There is a touching and fascinating story in the Cape Cod Times about Douglas Prasher who used to work at Woods Hole Oceanographic Institute. In the 1960s he did some of the pioneering work on GFP (the discovery of which was why Osamu Shimomura, Roger Tsein and Martin Chalfie were given the Nobel Prize in Chemistry this year). Prasher had cloned the gene for GFP but his research funds ran out and he stopped working on GFP (he is currently living in Huntsville Alabama and working as a shuttle driver for a car dealership).
His pioneering work was critical to the later work on GFP and one of the nobel winner Martin Chalfie says
“Prasher’s work was critical and essential for the work we did in our lab,” Chalfie said. “They could’ve easily given the prize to Douglas and the other two and left me out.”
What Prasher did that was so critical was that he gave the cloned gene away to Tsein and Chalfie and others. He was under no obligation per se to give away the gene. But he bears no sour grapes. And he says something fundamentally true about this:
“When you’re using public funds, I personally believe you have an obligation to share,” Prasher said. “I put my heart and soul into it, but if I kept that stuff, it wasn’t gonna go anyplace.”
Sharing of resources is common in science but not universal. And many do it, well, just because it is common practice. But I think we forget sometimes that we have an obligation to share beyond what is common practice. We have an obligation because the advancement of science is why the government (and the public) gives us money to do our work. So, for not harboring sour grapes about missing out on a Nobel Prize, and for emphasizing the “public good” part of sharing scientific resources, I am giving Douglas Prasher an “Open Science Pioneer Award”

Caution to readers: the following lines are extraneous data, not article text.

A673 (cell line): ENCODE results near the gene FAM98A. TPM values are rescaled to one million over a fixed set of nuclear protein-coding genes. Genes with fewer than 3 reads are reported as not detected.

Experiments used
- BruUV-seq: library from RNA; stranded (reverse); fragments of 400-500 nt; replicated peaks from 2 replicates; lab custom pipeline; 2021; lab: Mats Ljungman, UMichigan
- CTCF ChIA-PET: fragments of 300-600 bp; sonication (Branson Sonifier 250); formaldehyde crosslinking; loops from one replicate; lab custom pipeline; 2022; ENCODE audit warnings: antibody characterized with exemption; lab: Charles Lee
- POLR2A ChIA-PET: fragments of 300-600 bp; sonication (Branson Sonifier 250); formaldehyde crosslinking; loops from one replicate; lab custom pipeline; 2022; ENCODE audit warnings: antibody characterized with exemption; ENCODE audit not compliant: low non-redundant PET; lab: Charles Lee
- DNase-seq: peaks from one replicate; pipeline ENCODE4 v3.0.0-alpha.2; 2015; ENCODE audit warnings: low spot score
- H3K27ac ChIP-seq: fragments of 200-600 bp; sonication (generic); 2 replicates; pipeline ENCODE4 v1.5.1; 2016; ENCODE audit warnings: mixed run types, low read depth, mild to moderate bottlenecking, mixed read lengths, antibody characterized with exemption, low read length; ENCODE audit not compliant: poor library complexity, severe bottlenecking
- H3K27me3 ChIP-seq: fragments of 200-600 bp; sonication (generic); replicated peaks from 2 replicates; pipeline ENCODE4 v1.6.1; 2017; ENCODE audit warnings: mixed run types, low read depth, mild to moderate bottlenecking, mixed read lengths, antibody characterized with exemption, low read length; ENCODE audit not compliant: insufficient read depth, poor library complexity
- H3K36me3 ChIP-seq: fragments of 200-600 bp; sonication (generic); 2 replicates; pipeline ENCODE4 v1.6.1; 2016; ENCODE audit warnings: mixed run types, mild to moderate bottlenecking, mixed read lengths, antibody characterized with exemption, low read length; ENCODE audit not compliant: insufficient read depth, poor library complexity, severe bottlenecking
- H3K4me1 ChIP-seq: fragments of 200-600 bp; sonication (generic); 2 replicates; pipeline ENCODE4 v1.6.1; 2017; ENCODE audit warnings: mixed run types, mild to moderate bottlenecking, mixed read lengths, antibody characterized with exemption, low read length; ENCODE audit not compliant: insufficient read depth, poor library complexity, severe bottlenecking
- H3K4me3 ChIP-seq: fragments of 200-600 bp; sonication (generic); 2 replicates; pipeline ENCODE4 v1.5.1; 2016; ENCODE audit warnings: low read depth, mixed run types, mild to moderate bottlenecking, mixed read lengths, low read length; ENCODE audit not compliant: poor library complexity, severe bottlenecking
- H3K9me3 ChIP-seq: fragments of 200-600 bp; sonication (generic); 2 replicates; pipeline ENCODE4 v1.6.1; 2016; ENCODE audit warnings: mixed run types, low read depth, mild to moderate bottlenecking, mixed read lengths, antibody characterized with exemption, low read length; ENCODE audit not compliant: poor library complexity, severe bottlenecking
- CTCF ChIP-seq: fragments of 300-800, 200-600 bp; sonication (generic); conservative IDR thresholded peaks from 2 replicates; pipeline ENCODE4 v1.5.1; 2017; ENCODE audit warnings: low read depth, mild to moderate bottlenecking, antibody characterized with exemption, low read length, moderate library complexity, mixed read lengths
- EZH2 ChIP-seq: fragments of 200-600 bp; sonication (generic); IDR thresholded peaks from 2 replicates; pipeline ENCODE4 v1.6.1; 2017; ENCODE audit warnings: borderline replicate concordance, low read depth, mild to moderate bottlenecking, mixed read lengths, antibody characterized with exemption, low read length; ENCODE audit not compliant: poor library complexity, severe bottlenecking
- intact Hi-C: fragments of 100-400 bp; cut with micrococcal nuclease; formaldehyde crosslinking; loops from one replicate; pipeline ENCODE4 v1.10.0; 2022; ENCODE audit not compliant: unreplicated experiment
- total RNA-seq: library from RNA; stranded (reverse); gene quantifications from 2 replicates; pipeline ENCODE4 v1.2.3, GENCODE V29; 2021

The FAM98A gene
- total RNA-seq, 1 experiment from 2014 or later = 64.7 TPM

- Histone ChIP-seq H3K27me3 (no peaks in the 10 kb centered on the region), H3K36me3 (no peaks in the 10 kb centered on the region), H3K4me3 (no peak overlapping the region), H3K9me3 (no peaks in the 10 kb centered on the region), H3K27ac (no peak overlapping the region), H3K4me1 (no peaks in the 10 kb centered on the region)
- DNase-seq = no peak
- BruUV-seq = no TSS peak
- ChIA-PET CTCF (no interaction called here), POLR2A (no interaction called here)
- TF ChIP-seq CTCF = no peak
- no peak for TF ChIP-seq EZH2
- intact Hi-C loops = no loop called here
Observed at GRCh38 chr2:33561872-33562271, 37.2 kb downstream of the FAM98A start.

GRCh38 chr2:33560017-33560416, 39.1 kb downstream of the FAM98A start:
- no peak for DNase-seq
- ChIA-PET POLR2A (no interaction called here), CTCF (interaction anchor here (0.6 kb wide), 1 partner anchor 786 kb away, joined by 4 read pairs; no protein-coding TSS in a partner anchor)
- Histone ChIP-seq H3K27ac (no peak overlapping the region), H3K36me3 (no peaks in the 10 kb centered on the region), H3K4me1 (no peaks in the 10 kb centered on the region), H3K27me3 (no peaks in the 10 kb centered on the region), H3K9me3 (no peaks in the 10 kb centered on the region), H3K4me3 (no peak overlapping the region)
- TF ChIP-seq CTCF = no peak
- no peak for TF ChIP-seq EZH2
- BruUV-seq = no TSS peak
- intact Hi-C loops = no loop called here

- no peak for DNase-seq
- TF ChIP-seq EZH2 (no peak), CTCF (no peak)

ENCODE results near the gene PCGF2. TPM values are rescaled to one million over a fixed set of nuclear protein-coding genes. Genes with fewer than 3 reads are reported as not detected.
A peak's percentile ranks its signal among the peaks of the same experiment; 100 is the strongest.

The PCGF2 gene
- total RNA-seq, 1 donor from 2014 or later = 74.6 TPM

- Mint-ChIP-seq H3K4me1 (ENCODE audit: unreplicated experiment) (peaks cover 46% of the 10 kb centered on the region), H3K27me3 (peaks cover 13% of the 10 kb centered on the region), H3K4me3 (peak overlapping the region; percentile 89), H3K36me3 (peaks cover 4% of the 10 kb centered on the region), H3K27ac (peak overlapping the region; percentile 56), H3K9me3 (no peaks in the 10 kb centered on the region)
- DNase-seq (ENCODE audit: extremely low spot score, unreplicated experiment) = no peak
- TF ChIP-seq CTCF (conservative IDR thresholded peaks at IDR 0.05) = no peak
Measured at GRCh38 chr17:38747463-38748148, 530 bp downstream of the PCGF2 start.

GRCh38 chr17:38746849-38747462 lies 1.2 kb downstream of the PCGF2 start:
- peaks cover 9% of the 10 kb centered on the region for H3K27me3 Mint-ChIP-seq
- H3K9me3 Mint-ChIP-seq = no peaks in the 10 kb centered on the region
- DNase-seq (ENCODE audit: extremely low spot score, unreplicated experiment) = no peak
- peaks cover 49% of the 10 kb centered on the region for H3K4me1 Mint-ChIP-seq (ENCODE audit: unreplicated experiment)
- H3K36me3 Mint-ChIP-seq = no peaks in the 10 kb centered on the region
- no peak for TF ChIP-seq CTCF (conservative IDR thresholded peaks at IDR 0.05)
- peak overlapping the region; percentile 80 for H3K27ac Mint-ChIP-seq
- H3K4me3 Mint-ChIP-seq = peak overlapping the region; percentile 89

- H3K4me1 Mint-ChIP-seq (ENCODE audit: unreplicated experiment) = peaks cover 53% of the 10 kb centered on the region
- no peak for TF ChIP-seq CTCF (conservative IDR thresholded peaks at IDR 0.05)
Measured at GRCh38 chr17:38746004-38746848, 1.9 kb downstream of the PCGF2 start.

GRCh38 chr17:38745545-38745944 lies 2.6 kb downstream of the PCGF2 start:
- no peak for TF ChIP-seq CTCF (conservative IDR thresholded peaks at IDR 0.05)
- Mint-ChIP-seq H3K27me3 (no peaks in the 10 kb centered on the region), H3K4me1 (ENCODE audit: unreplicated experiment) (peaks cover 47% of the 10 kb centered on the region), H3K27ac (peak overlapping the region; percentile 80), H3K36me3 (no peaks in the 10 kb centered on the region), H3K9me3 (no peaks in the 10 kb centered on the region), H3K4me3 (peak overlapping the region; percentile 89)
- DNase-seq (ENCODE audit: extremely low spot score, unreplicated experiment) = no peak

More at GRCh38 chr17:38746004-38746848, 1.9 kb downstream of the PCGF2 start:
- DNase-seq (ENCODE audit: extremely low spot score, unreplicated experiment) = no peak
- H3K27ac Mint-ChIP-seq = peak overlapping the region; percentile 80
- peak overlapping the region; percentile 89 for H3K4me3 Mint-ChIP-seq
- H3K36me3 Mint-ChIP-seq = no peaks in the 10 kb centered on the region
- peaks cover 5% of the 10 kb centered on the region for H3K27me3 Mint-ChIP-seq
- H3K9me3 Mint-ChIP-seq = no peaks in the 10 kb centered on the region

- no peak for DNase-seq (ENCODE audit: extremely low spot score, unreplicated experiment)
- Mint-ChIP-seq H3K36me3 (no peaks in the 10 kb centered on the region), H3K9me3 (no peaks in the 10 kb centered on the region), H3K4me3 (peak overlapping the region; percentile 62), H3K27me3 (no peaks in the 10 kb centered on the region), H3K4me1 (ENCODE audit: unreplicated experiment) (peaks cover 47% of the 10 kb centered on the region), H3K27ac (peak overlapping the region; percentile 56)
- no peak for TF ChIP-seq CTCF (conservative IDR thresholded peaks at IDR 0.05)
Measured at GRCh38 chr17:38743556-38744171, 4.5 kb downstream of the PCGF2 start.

- NPR interview with Douglas Prasher, the man who cloned GFP
- Nobel Prize heartbreak – Dr Douglas Prasher [Terra Sigillata]
- When his grant ran out, this man selflessly gave his colleagues his work to continue. *They* just won the Nobel Prize with it. This is the very best of science…
- Douglas Prasher–No Nobel, but how Noble!
- Why Sharing is Important
- The Man Who Missed the Nobel Prize
Also see one of Prasher’s cool and freely available papers about a topic near and dear to my heart.
- O’Kane DJ, Woodward B, Lee J, Prasher DC. Borrowed proteins in bacterial bioluminescence. Proc Natl Acad Sci U S A. 1991 Feb 15;88(4):1100-4.